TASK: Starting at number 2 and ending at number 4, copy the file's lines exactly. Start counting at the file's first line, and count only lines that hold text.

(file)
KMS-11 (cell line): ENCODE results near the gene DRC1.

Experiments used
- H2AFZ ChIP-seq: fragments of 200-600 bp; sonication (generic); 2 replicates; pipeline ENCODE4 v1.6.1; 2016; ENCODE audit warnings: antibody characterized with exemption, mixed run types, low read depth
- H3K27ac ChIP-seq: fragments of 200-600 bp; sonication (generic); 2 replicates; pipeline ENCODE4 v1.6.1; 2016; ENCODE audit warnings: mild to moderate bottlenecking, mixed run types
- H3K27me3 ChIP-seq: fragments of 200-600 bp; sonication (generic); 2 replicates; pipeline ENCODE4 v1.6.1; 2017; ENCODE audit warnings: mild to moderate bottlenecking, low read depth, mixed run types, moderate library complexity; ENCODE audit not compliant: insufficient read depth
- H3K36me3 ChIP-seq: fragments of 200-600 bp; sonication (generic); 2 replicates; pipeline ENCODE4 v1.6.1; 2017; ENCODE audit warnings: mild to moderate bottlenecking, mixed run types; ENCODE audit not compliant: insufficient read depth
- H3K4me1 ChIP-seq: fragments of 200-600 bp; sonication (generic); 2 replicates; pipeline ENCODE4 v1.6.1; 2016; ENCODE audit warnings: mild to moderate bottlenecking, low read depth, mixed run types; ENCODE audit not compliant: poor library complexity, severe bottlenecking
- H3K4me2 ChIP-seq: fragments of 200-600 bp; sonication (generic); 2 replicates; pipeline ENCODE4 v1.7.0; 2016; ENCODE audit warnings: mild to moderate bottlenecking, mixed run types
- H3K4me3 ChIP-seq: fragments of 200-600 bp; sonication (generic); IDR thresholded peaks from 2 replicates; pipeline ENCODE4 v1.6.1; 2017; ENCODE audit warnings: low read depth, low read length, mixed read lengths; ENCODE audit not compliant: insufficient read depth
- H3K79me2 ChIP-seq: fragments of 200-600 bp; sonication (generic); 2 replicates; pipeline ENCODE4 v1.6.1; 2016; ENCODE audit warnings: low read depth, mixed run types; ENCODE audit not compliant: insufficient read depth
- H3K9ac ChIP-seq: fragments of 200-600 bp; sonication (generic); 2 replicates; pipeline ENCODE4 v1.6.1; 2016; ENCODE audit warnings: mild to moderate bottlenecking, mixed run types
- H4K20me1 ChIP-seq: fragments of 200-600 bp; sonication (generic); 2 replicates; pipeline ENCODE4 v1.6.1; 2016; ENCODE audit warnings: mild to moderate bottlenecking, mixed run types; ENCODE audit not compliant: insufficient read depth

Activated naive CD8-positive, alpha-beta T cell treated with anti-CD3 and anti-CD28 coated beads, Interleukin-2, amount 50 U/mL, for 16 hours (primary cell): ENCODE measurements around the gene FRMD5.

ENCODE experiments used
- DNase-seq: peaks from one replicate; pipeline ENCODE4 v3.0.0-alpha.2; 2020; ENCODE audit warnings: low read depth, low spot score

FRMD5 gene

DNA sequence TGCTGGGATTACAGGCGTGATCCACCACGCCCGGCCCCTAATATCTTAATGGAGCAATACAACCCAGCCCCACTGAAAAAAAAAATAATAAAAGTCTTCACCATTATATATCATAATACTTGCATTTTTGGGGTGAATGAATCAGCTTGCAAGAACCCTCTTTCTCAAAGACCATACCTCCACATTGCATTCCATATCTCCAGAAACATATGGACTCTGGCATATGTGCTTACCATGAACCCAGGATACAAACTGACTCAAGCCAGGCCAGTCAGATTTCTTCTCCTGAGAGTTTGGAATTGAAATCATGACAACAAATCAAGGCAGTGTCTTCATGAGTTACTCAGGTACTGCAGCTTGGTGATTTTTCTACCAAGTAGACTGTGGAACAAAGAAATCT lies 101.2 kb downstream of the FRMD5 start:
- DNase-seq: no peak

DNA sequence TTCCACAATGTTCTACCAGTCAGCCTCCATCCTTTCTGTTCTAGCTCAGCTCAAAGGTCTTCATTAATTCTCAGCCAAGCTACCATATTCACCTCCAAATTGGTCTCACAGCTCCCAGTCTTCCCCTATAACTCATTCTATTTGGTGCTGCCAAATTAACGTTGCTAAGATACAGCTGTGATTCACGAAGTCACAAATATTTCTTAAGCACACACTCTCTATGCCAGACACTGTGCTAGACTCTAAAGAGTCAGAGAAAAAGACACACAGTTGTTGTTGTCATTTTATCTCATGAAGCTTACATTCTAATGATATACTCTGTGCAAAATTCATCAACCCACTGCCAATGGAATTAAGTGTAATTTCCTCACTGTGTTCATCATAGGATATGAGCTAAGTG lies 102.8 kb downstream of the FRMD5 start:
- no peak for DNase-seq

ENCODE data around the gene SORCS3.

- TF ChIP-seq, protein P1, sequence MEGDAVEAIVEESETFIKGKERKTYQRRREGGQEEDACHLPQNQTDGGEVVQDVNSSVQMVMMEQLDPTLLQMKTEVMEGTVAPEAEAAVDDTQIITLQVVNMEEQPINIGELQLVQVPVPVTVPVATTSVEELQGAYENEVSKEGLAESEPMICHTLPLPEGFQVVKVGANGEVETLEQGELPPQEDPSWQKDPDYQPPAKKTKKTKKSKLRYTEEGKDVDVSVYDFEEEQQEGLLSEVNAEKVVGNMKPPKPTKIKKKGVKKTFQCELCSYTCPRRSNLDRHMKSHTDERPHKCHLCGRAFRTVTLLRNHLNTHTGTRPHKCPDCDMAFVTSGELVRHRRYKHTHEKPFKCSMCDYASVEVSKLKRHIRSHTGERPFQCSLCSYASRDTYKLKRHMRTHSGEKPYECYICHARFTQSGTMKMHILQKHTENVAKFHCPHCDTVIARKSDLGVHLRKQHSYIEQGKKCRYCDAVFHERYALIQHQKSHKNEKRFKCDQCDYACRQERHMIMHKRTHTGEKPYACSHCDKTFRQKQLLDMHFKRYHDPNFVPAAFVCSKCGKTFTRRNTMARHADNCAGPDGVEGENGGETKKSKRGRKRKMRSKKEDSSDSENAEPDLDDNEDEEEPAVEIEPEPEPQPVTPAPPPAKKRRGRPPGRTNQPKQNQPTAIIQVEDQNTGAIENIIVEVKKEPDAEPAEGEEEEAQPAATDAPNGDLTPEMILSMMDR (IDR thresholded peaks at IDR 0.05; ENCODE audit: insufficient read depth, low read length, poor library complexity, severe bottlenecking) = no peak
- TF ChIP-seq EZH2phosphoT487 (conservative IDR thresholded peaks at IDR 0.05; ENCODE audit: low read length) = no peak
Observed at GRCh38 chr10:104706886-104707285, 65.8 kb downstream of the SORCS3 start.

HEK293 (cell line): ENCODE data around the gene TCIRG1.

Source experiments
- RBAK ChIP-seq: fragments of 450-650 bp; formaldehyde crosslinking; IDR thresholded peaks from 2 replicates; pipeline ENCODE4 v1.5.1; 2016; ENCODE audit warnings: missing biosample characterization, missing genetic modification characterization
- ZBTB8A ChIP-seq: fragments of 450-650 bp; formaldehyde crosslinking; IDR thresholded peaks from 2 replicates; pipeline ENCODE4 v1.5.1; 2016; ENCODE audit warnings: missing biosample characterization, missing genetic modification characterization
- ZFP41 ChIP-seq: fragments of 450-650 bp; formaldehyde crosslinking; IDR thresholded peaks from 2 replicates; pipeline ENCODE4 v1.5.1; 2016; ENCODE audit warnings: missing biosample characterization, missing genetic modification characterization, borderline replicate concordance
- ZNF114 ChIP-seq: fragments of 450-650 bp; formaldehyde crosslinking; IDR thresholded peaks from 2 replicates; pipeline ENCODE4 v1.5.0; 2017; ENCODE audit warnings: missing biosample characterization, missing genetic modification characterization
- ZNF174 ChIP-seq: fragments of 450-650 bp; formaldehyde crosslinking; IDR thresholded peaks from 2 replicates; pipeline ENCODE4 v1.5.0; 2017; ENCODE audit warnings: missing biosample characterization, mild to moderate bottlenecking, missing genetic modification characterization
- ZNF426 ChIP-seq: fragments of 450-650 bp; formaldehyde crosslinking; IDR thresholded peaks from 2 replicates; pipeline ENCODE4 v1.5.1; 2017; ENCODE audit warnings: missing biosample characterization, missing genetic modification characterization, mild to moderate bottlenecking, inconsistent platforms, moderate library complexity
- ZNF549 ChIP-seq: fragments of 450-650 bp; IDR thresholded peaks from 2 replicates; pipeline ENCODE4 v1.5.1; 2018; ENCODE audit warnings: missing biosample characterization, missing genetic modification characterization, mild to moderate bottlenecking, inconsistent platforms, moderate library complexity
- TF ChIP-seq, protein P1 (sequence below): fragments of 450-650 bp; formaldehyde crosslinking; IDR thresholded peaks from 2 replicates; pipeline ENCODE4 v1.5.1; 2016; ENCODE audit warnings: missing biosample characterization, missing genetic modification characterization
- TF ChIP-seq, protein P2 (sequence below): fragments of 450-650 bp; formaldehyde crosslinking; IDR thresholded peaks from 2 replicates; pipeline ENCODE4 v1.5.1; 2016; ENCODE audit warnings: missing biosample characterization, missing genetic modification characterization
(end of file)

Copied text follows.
Experiments used
- H2AFZ ChIP-seq: fragments of 200-600 bp; sonication (generic); 2 replicates; pipeline ENCODE4 v1.6.1; 2016; ENCODE audit warnings: antibody characterized with exemption, mixed run types, low read depth
- H3K27ac ChIP-seq: fragments of 200-600 bp; sonication (generic); 2 replicates; pipeline ENCODE4 v1.6.1; 2016; ENCODE audit warnings: mild to moderate bottlenecking, mixed run types